xContents10Rules and properties of AD10.1 Descriptive versus primitive definitions10.2 Axioms and axiomatic notions10.3 Rules for primitive definitions10.4 Properties of AD10.5 Normalisation and confluence in AD10.6 Conclusions10.7 Further style natural deduction in AD11.1 Formal derivations in AD11 .2 Comparing formal and flag-style AD11.3 Conventions about fl ag-style proofs in AD11 .4 Introduction and elimination rules11.5 Rules for constructive propositional logic11.6 Examples of logical derivations in AD11 .7 Suppressing unaltered parameter lists11.8 Rules for classical propositional logic11.9 Alternative natural deduction rules for V11.10 Rules for constructive predicate logic11.11 Rules for classical predicate logic11.12 Conclusions11.13 Further 4925225325412Mathematics in AD: a first attempt12.1 An example to start with12.2 Equality12.3 The congruence property of equality12.4 Orders12.5 A proof about orders12.6 Unique existence12.7 The descriptor L12.8 Conclusions12.9 Further 3Sets13.113 .213.313.4279279282287288and subsetsDealing with subsets in ADBasic set-theoretic notionsSpecial subsetsRelations

Contentsxi13.5 Maps13.6 Representation of mathematical notions13.7 Conclusions13.8 Further readingExercises29129529629730214N umbers and arithmetic in AD14.1 The Peano axioms for natural numbers14.2 Introducing integers the axiomatic way14.3 Basic properties of the 'new' N14.4 In teger addition14.5 An example of a basic computation in AD14.6 Arithmetical laws for addition14.7 Closure under addition for natural and negative numbers14.8 Integer subtraction14.9 The opposite of an integer14.10 Inequality relations on Z14.11 Multiplication of integers14.12 Divisibility14.13 Irrelevance of proof14.14 Conclusions14.15 Further 3533834034134334415An elaborated example15.1 Formalising a proof of Bezout's Lemma15.2 Preparatory work15.3 P art I of the proof of Bezout 's Lemma15.4 Part II of the proof15.5 Part III of the proof15.6 The holes in the proof of Bezout's Lemma15.7 The Minimum Theorem for Z15.8 The Division Theorem15.9 Conclusions15.10 Further 7616Further perspectives16.1 Useful applications of AD16.2 Proof assistants based OIl type theory16.3 Future of the field16.4 Conclusions16.5 Further reading379379380384386387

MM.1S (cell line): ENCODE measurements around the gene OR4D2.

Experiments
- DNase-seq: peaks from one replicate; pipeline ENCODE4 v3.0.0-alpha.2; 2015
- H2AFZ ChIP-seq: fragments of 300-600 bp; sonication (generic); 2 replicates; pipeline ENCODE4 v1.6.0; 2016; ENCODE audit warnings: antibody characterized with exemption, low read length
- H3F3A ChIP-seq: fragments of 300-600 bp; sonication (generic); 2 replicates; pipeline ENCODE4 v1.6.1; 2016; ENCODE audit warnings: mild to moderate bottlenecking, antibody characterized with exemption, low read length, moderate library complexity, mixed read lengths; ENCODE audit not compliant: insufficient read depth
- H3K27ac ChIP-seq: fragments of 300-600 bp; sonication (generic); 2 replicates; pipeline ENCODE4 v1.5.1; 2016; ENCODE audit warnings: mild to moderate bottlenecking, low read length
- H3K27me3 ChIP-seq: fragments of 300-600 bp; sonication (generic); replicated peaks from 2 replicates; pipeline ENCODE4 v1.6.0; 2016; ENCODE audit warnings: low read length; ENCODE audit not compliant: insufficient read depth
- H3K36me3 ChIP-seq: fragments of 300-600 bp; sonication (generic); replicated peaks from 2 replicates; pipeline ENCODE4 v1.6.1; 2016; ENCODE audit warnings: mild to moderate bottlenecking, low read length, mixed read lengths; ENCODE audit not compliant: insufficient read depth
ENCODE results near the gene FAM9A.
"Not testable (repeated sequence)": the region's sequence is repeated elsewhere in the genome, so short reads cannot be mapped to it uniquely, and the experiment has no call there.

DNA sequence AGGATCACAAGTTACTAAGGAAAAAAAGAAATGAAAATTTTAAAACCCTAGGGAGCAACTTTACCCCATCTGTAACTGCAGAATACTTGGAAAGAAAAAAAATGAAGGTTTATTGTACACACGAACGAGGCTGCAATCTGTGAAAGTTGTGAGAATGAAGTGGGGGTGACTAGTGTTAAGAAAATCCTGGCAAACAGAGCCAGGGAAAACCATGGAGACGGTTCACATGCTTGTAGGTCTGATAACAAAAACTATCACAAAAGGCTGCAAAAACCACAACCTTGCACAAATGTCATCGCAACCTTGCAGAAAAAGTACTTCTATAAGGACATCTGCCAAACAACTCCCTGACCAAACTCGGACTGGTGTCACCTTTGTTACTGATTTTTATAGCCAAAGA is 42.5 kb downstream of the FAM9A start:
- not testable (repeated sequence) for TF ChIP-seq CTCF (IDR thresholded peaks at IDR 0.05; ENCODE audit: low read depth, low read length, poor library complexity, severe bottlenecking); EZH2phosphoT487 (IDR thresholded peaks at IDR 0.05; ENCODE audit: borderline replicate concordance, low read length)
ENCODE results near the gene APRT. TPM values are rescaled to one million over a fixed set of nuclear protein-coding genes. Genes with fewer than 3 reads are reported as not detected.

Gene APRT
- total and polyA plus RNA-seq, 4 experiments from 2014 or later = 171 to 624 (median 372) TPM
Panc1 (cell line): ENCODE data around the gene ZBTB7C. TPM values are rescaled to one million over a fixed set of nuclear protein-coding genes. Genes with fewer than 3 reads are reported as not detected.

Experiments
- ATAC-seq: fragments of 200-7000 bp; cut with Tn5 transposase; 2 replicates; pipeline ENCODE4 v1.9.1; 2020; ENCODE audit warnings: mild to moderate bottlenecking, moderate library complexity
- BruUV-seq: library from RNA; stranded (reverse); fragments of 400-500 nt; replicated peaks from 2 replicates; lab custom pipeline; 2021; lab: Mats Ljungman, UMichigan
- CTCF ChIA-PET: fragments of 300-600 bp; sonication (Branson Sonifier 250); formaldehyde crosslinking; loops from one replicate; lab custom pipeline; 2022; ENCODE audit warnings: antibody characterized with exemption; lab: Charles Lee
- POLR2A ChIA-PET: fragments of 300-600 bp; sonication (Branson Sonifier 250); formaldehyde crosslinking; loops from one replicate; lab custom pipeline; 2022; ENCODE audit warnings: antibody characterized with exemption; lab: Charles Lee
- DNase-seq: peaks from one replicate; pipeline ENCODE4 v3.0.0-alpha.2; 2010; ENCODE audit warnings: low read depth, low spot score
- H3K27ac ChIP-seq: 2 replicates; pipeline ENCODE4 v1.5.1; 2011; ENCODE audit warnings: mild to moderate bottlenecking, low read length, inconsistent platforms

ContentsXliAppendixA.1A.2A.3A.4A Logic in ADConstructive propositional logicClassical propositional logicConstructive predicate logicClassical predicate logicAppendix BArithmetical axioms, definitions and lemmas391391393395396397Appendix C Two complete example proofs in ADC.1 Closure under addition in NC.2 The Minimum Theorem403403405Derivation rules for AD409Appendix DReferencesIndex of namesIndex of definitionsIndex of symbolsIndex of subjects411419421423425

8.2 Inductive and recursive definitions 167 8.3 The format of definitions 168 8.4 Instantiations of definitions 170 8.5 A formal format for definitions 172 8.6 Definitions depending on assumptions 174 8.7 Giving names to proofs 175 8.8 A general proof and a specialised version 178 8.9 Mathematical statements as formal definitions 180